The biggest negative I can think of to your plan is this: chicks create a LOT of dander. It is a super fine oily dust that permeates all surfaces, including vertical ones. They also can be smelly, though that is far less of a problem, especially if you put them on fermented feed. I have asthma and have vowed that aside from the first 24 - 48 hour start up after hatch, I'll never have chicks in my home again. If you have the option of brooding them in your basement, or even in a garage, or can make an outdoor brooder for them which you can provide with electricity, I'd say go for it. The biggest issue might be if you are subject to frequent winter power outages. Also look into this: http://www.backyardchickens.com/a/yes-you-certainly-can-brood-chicks-outdoors
IMO, heating pad brooding is the only way to go! Your chicks will need a lot of space, IMO, at least 1 s.f./chick for the first couple of weeks, and then 2 s.f. through week 5. By the time they are 5 weeks old they should be fully feathered, and ready for outside temps if they have been properly acclimated, and have a secure draft free area. Again MHP brooding makes it super easy to acclimate them to outside temps.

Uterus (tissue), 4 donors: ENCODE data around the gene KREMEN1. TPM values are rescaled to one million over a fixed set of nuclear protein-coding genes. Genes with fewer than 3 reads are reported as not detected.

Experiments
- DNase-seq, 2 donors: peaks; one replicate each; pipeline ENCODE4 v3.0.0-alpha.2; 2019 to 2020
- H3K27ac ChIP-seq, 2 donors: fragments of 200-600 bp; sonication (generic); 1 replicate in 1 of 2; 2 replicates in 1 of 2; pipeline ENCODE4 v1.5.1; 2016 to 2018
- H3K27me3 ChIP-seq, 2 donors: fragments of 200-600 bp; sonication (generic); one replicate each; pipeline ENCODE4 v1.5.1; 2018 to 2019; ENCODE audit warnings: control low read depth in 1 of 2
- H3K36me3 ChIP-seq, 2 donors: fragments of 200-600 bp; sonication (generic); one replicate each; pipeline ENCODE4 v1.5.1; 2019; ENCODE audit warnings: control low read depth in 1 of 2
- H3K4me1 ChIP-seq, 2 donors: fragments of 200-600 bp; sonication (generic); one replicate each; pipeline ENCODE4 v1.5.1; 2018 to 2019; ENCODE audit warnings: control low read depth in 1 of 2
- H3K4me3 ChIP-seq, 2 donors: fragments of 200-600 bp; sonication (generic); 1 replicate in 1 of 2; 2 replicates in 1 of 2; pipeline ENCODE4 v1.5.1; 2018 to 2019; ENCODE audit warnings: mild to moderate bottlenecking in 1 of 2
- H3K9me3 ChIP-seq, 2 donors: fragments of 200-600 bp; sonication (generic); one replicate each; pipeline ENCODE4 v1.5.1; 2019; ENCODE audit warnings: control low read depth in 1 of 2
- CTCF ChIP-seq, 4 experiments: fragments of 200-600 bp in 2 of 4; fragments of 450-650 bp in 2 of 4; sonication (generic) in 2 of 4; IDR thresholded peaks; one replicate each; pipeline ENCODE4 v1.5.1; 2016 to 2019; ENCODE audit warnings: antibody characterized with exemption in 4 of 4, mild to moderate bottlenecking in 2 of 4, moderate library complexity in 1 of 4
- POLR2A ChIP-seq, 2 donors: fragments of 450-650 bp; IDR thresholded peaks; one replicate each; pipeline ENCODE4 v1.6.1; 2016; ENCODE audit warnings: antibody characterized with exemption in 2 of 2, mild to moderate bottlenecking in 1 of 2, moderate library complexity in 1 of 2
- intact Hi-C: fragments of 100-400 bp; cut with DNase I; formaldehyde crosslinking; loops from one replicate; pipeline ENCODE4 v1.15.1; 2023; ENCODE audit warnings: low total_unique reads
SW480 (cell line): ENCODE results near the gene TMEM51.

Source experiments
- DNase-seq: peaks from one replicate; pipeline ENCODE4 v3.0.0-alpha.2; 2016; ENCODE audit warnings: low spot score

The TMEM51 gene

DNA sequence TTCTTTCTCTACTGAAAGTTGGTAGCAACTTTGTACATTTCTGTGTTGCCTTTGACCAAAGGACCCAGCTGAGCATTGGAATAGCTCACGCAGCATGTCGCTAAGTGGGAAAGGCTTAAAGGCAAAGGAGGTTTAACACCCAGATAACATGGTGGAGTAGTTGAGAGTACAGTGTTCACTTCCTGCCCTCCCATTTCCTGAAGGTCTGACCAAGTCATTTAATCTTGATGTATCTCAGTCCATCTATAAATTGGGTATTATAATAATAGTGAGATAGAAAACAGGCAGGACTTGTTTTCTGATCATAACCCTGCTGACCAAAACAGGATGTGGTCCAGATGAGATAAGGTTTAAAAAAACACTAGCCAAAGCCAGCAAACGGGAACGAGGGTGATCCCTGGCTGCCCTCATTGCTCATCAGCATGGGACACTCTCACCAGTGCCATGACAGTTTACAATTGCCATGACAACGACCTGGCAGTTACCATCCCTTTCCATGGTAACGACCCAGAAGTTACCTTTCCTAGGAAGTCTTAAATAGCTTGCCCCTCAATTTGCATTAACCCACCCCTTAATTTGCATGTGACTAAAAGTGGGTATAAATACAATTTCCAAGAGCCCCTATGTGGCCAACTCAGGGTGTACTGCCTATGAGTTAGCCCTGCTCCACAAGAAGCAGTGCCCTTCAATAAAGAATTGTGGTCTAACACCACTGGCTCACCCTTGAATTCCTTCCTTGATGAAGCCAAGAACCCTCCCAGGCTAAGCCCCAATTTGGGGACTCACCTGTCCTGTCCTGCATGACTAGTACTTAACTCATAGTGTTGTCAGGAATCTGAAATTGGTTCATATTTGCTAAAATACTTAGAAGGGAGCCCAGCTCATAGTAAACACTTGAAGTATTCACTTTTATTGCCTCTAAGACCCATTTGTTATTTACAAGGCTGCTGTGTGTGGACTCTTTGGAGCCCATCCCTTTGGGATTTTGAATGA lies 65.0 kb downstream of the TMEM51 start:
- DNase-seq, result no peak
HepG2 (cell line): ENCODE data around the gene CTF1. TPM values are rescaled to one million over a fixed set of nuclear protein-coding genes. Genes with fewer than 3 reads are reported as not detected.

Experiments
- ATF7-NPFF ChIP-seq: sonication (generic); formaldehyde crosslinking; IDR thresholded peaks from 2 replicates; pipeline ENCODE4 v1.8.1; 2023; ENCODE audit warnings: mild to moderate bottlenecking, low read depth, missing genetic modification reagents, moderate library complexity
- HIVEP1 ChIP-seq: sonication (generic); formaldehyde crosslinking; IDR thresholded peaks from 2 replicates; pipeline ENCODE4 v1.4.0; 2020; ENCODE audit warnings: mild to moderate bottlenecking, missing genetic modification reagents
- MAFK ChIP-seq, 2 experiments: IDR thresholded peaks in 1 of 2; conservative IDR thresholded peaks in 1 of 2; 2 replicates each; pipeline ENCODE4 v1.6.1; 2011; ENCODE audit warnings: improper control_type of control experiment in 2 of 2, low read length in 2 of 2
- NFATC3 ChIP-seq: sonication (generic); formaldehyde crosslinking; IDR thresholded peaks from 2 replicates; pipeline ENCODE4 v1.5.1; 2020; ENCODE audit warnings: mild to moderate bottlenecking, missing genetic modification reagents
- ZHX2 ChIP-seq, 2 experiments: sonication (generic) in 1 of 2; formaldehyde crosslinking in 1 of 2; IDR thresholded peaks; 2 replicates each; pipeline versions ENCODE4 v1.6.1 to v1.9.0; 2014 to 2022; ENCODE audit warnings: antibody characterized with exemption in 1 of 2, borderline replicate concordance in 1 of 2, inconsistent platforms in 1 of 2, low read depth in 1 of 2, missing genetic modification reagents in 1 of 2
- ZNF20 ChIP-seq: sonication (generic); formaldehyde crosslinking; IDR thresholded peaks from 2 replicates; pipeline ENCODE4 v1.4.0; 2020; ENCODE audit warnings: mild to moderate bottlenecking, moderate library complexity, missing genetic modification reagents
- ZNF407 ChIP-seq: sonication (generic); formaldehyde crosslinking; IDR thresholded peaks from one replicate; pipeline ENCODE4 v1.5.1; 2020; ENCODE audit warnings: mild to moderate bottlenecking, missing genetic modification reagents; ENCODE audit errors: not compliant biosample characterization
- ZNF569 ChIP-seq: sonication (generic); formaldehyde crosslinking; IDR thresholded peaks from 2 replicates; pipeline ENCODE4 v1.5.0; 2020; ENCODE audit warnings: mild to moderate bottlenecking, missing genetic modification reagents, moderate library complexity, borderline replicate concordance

Other topics for you to consider while doing your homework: Fermented feed, deep litter management in the coop and the run. Building your own coop, or retrofitting a pre-built shed will give you a better coop and more bang for your buck than buying one of the small pre-fab doll house coops. Those are greatly misrepresented, poorly designed, and almost always do not meet the needs of the birds, or the owners. If you are not able to get a "forever coop" built before you need it, think multi-purpose, and build a brooder that can be repurposed as a tractor in the summer months.
Check out Henderson's chicken breeds chart.
For the travel, you can use the HP that you buy for their brooder, along with a converter (12V to AC) that plugs into your cigarette lighter if you want to provide them with extra heat. But, if you keep your car warm enough that you don't need to wear a jacket while traveling, they should be fine in their shipping box until you get them home. After all, when they are shipped from the hatchery, they survive without any extra heat b/c of the box design and the shared body heat. If it were me, I'd do the heating pad. Always good to have one of those converters on hand anyways!
Edited by lazy gardener - 12/14/16 at 8:06am